Life Timeline

For those born April 17, 1994.

Not your birthday? Find your timeline here.

Before you were born

You're one of the first people who's never lived in a world without graphical web browsers.

In September 2010, Niraj Chokshi noted how little the browser interface had changed since 1993.


Around the time you were born, CIA double agent Aldrich Ames was sentenced to life imprisonment without parole.

In February 1998, Edward G. Shirley wrote about the broken culture of the CIA, first revealed to the world with the discovery of KGB mole Ames.

Year 28

You were born in April of 1994. This year, The Atlantic celebrates its 160th birthday, making it 6 times as old as you.

The year you were born, Eric Schlosser wrote about mandatory-minimum sentences and the vigorous enforcement of marijuana laws.


Jason Redmond / AP

The 9/11 Attacks

At 7 years old, you were part of the generation most shaped by 9/11.

The conflicts and displacements touched off around the world by the attacks have been reverberating for the majority of your life. “This ‘war’ [on terrorism] will never be over,” wrote James Fallows, a few years after the towers fell.

Half a life ago

Your life can be divided into two halves: before and after YouTube.

In June 2013, Michael Anthony Adams wrote about how the video-sharing service has helped fill a void in his life—and the lives of many other young viewers.


Everett Collection

The teenage years

This is what Hollywood thought teenagers looked like the year you became one.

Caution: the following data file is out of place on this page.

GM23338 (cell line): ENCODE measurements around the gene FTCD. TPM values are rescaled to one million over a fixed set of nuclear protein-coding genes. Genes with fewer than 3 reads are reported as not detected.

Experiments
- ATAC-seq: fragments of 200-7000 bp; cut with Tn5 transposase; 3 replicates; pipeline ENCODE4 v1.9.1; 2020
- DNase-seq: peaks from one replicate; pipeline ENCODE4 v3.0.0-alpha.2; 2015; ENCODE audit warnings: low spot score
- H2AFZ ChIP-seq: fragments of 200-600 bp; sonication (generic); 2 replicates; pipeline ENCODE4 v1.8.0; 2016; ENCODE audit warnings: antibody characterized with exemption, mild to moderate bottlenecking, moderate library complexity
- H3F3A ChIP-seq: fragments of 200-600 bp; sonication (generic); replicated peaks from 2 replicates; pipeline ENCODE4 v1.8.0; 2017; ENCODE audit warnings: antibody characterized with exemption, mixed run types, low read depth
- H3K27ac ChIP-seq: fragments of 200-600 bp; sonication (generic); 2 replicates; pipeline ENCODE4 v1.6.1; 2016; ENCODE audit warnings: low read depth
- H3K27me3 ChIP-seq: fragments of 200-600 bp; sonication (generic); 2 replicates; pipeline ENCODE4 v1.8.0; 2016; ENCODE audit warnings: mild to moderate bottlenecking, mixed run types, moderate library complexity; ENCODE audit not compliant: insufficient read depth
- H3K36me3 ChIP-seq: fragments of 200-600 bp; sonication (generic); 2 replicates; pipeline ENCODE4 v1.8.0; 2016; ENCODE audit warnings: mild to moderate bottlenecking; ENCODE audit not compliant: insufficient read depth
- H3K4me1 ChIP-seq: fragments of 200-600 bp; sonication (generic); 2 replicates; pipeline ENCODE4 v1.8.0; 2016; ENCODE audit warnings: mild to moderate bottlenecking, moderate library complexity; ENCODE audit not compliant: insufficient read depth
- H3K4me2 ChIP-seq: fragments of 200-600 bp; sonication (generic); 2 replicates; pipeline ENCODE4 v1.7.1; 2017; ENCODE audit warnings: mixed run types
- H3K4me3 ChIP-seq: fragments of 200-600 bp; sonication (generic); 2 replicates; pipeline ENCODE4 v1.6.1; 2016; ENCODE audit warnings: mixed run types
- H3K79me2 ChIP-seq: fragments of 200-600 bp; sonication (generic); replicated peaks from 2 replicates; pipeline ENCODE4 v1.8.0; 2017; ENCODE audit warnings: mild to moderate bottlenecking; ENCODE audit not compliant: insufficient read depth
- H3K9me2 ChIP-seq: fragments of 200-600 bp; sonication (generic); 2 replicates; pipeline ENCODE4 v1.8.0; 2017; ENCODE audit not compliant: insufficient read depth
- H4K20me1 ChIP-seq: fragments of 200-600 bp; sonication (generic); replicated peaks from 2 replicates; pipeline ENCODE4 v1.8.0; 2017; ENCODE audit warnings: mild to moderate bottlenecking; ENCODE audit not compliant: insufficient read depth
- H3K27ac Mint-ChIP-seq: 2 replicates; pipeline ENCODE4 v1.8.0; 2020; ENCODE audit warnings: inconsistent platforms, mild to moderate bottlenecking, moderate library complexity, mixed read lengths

Juno was released in 2007.


Goran Tomasevic / Reuters

The Arab Spring

When you turned 16, you witnessed the revolutionary fervor that transformed the Arab world in 2010, a movement led by your generation.

When 26-year-old Mohamed Bouazizi set himself on fire, he ignited a tinderbox of protests that continue to roil the Middle East, and kindled the beginnings of democracy in Tunisia.

Coming of age

Around your 18th birthday, North Korea launched a rocket carrying communications satellite Kwangmyŏngsŏng-3, which quickly exploded.

In April 2012, Yochi J. Dreazen wrote about the U.S. relationship with North Korea in light of the satellite launch.


Dylan Martinez / Reuters


In 2012, Aly Raisman, who was born the same year as you, was the most decorated American gymnast at the Olympic Games, winning gold in the team and floor events and bronze on the beam.

In August 2012, Elspeth Reeve broke down why Raisman won.


By the time you turn 55, China is predicted to be the world's largest economy.

In February 2012, Charles A. Kupchan wrote about the world's emerging economies, and how the world will look by 2050.

History in the making

History is happening all around you, every day.

The Atlantic is here to help you process it, in stories like these: